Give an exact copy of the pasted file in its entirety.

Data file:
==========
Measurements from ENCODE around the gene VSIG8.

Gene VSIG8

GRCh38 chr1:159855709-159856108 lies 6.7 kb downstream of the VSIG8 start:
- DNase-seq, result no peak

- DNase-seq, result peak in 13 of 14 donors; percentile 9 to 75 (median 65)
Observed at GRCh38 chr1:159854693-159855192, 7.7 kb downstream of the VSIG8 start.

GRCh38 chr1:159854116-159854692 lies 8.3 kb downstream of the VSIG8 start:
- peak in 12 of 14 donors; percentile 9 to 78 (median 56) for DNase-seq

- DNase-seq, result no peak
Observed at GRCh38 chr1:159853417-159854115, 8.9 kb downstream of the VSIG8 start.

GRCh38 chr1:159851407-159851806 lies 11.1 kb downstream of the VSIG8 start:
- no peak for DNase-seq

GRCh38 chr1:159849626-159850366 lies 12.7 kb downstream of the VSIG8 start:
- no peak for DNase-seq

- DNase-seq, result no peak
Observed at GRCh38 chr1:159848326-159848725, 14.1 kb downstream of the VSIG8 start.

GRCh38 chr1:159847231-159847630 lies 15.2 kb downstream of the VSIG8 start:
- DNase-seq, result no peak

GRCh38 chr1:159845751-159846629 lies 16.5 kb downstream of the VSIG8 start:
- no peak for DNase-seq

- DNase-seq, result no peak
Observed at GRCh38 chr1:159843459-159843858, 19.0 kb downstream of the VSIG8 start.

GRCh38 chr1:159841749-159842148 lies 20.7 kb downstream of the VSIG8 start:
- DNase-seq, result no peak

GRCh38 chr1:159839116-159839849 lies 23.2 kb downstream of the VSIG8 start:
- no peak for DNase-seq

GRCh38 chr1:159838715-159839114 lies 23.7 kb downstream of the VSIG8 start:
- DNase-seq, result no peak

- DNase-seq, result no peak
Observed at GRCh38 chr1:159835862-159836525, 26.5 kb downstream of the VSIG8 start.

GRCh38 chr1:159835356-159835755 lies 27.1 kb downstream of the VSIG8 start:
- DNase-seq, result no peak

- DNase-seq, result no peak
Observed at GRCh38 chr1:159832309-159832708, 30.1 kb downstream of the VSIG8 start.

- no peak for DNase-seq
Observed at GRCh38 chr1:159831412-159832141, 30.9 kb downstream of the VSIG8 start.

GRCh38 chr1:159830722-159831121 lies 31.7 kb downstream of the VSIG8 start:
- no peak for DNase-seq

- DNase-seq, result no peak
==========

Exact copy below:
Measurements from ENCODE around the gene VSIG8.

Gene VSIG8

GRCh38 chr1:159855709-159856108 lies 6.7 kb downstream of the VSIG8 start:
- DNase-seq, result no peak

- DNase-seq, result peak in 13 of 14 donors; percentile 9 to 75 (median 65)
Observed at GRCh38 chr1:159854693-159855192, 7.7 kb downstream of the VSIG8 start.

GRCh38 chr1:159854116-159854692 lies 8.3 kb downstream of the VSIG8 start:
- peak in 12 of 14 donors; percentile 9 to 78 (median 56) for DNase-seq

- DNase-seq, result no peak
Observed at GRCh38 chr1:159853417-159854115, 8.9 kb downstream of the VSIG8 start.

GRCh38 chr1:159851407-159851806 lies 11.1 kb downstream of the VSIG8 start:
- no peak for DNase-seq

GRCh38 chr1:159849626-159850366 lies 12.7 kb downstream of the VSIG8 start:
- no peak for DNase-seq

- DNase-seq, result no peak
Observed at GRCh38 chr1:159848326-159848725, 14.1 kb downstream of the VSIG8 start.

GRCh38 chr1:159847231-159847630 lies 15.2 kb downstream of the VSIG8 start:
- DNase-seq, result no peak

GRCh38 chr1:159845751-159846629 lies 16.5 kb downstream of the VSIG8 start:
- no peak for DNase-seq

- DNase-seq, result no peak
Observed at GRCh38 chr1:159843459-159843858, 19.0 kb downstream of the VSIG8 start.

GRCh38 chr1:159841749-159842148 lies 20.7 kb downstream of the VSIG8 start:
- DNase-seq, result no peak

GRCh38 chr1:159839116-159839849 lies 23.2 kb downstream of the VSIG8 start:
- no peak for DNase-seq

GRCh38 chr1:159838715-159839114 lies 23.7 kb downstream of the VSIG8 start:
- DNase-seq, result no peak

- DNase-seq, result no peak
Observed at GRCh38 chr1:159835862-159836525, 26.5 kb downstream of the VSIG8 start.

GRCh38 chr1:159835356-159835755 lies 27.1 kb downstream of the VSIG8 start:
- DNase-seq, result no peak

- DNase-seq, result no peak
Observed at GRCh38 chr1:159832309-159832708, 30.1 kb downstream of the VSIG8 start.

- no peak for DNase-seq
Observed at GRCh38 chr1:159831412-159832141, 30.9 kb downstream of the VSIG8 start.

GRCh38 chr1:159830722-159831121 lies 31.7 kb downstream of the VSIG8 start:
- no peak for DNase-seq

- DNase-seq, result no peak